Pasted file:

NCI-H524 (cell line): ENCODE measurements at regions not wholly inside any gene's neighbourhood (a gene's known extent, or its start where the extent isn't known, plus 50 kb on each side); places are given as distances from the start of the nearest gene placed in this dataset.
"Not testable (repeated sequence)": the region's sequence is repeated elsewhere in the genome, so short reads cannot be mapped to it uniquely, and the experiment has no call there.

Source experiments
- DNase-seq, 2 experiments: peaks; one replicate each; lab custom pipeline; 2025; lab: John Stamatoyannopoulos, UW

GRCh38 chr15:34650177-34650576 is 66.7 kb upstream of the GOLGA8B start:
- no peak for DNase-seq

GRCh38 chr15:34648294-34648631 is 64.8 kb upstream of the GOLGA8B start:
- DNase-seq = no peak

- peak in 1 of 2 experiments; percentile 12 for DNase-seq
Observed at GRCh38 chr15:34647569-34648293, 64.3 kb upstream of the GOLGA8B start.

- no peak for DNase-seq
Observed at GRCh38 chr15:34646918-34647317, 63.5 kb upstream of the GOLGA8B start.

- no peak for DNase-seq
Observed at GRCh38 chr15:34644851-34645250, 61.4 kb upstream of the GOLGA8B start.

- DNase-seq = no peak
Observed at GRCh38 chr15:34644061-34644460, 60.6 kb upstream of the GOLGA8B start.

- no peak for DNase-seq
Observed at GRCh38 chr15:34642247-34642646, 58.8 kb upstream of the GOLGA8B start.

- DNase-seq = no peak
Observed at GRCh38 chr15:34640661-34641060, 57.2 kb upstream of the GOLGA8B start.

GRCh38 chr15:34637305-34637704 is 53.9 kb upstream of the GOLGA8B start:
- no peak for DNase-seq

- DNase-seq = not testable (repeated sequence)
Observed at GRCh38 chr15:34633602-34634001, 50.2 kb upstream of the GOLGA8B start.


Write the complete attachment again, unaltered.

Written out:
NCI-H524 (cell line): ENCODE measurements at regions not wholly inside any gene's neighbourhood (a gene's known extent, or its start where the extent isn't known, plus 50 kb on each side); places are given as distances from the start of the nearest gene placed in this dataset.
"Not testable (repeated sequence)": the region's sequence is repeated elsewhere in the genome, so short reads cannot be mapped to it uniquely, and the experiment has no call there.

Source experiments
- DNase-seq, 2 experiments: peaks; one replicate each; lab custom pipeline; 2025; lab: John Stamatoyannopoulos, UW

GRCh38 chr15:34650177-34650576 is 66.7 kb upstream of the GOLGA8B start:
- no peak for DNase-seq

GRCh38 chr15:34648294-34648631 is 64.8 kb upstream of the GOLGA8B start:
- DNase-seq = no peak

- peak in 1 of 2 experiments; percentile 12 for DNase-seq
Observed at GRCh38 chr15:34647569-34648293, 64.3 kb upstream of the GOLGA8B start.

- no peak for DNase-seq
Observed at GRCh38 chr15:34646918-34647317, 63.5 kb upstream of the GOLGA8B start.

- no peak for DNase-seq
Observed at GRCh38 chr15:34644851-34645250, 61.4 kb upstream of the GOLGA8B start.

- DNase-seq = no peak
Observed at GRCh38 chr15:34644061-34644460, 60.6 kb upstream of the GOLGA8B start.

- no peak for DNase-seq
Observed at GRCh38 chr15:34642247-34642646, 58.8 kb upstream of the GOLGA8B start.

- DNase-seq = no peak
Observed at GRCh38 chr15:34640661-34641060, 57.2 kb upstream of the GOLGA8B start.

GRCh38 chr15:34637305-34637704 is 53.9 kb upstream of the GOLGA8B start:
- no peak for DNase-seq

- DNase-seq = not testable (repeated sequence)
Observed at GRCh38 chr15:34633602-34634001, 50.2 kb upstream of the GOLGA8B start.